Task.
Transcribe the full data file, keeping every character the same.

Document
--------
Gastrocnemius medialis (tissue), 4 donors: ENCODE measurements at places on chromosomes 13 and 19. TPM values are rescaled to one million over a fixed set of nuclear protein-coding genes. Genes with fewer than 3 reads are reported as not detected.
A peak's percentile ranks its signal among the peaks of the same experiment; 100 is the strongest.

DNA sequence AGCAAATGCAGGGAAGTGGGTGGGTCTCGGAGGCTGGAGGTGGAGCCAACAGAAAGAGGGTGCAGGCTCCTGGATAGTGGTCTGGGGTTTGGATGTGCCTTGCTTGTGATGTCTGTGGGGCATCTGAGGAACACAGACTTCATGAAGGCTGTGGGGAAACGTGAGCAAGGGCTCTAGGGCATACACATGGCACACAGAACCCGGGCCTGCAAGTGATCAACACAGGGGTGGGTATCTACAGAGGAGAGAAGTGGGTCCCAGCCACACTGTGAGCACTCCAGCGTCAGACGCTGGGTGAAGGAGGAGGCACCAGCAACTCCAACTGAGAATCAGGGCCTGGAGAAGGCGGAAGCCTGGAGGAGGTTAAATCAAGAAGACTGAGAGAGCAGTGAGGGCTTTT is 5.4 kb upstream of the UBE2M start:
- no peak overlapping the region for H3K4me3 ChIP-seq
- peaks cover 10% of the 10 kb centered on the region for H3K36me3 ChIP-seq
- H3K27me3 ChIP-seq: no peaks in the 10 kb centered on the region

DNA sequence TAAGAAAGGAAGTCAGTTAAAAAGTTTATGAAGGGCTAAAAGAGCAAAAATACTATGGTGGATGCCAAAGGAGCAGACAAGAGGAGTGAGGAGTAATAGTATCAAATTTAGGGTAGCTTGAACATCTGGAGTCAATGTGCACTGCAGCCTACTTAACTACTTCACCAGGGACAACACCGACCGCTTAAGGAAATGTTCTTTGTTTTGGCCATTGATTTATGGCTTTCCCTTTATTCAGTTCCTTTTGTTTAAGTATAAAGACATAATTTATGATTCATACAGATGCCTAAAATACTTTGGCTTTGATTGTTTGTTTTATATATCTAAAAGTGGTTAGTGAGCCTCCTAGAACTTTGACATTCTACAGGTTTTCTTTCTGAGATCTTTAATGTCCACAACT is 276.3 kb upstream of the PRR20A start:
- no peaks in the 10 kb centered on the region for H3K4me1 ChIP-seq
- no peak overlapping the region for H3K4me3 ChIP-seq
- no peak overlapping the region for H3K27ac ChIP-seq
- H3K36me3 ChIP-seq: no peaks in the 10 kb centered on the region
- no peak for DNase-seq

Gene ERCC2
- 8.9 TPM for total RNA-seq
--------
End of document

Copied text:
Gastrocnemius medialis (tissue), 4 donors: ENCODE measurements at places on chromosomes 13 and 19. TPM values are rescaled to one million over a fixed set of nuclear protein-coding genes. Genes with fewer than 3 reads are reported as not detected.
A peak's percentile ranks its signal among the peaks of the same experiment; 100 is the strongest.

DNA sequence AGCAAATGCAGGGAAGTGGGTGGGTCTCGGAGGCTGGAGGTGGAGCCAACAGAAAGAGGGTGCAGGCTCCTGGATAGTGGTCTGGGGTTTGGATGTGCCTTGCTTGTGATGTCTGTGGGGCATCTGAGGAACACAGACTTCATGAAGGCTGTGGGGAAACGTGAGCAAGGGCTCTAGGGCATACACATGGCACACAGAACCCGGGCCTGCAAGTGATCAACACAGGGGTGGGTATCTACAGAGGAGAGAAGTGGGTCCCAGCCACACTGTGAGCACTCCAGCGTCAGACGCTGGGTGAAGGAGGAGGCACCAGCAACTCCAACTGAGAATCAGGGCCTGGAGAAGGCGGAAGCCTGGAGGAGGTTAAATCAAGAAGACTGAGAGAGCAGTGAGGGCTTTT is 5.4 kb upstream of the UBE2M start:
- no peak overlapping the region for H3K4me3 ChIP-seq
- peaks cover 10% of the 10 kb centered on the region for H3K36me3 ChIP-seq
- H3K27me3 ChIP-seq: no peaks in the 10 kb centered on the region

DNA sequence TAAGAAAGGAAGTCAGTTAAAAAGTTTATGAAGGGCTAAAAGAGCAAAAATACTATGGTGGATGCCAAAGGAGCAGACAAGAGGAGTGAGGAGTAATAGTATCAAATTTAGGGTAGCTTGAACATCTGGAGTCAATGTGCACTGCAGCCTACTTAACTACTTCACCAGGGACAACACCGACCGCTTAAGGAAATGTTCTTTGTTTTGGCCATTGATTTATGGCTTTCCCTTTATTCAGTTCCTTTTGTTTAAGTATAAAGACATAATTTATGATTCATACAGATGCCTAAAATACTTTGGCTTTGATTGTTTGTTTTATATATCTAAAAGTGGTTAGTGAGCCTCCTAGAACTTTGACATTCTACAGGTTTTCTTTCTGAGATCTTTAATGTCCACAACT is 276.3 kb upstream of the PRR20A start:
- no peaks in the 10 kb centered on the region for H3K4me1 ChIP-seq
- no peak overlapping the region for H3K4me3 ChIP-seq
- no peak overlapping the region for H3K27ac ChIP-seq
- H3K36me3 ChIP-seq: no peaks in the 10 kb centered on the region
- no peak for DNase-seq

Gene ERCC2
- 8.9 TPM for total RNA-seq